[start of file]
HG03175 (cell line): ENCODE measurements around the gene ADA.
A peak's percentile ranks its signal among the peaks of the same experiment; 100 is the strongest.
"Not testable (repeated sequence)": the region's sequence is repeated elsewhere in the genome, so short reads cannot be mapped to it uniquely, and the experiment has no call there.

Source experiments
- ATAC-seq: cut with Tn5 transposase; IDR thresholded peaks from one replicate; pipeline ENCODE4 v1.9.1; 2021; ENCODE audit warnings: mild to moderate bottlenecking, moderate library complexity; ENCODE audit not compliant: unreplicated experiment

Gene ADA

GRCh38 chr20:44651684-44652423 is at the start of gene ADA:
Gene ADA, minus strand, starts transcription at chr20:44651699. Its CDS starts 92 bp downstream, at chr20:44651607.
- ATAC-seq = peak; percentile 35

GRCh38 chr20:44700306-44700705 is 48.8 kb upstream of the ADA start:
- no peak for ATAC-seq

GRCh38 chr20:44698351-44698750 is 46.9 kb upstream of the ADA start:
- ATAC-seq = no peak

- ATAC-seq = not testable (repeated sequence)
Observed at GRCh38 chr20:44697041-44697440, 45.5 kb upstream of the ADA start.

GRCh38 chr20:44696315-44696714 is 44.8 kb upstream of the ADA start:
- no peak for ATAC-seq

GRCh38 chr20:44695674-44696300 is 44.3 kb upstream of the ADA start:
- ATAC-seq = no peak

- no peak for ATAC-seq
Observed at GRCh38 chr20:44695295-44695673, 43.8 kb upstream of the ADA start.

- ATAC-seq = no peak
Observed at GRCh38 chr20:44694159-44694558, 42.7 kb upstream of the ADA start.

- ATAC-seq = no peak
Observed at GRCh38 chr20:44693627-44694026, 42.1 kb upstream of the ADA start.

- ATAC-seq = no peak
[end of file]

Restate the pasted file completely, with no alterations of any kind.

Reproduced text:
HG03175 (cell line): ENCODE measurements around the gene ADA.
A peak's percentile ranks its signal among the peaks of the same experiment; 100 is the strongest.
"Not testable (repeated sequence)": the region's sequence is repeated elsewhere in the genome, so short reads cannot be mapped to it uniquely, and the experiment has no call there.

Source experiments
- ATAC-seq: cut with Tn5 transposase; IDR thresholded peaks from one replicate; pipeline ENCODE4 v1.9.1; 2021; ENCODE audit warnings: mild to moderate bottlenecking, moderate library complexity; ENCODE audit not compliant: unreplicated experiment

Gene ADA

GRCh38 chr20:44651684-44652423 is at the start of gene ADA:
Gene ADA, minus strand, starts transcription at chr20:44651699. Its CDS starts 92 bp downstream, at chr20:44651607.
- ATAC-seq = peak; percentile 35

GRCh38 chr20:44700306-44700705 is 48.8 kb upstream of the ADA start:
- no peak for ATAC-seq

GRCh38 chr20:44698351-44698750 is 46.9 kb upstream of the ADA start:
- ATAC-seq = no peak

- ATAC-seq = not testable (repeated sequence)
Observed at GRCh38 chr20:44697041-44697440, 45.5 kb upstream of the ADA start.

GRCh38 chr20:44696315-44696714 is 44.8 kb upstream of the ADA start:
- no peak for ATAC-seq

GRCh38 chr20:44695674-44696300 is 44.3 kb upstream of the ADA start:
- ATAC-seq = no peak

- no peak for ATAC-seq
Observed at GRCh38 chr20:44695295-44695673, 43.8 kb upstream of the ADA start.

- ATAC-seq = no peak
Observed at GRCh38 chr20:44694159-44694558, 42.7 kb upstream of the ADA start.

- ATAC-seq = no peak
Observed at GRCh38 chr20:44693627-44694026, 42.1 kb upstream of the ADA start.

- ATAC-seq = no peak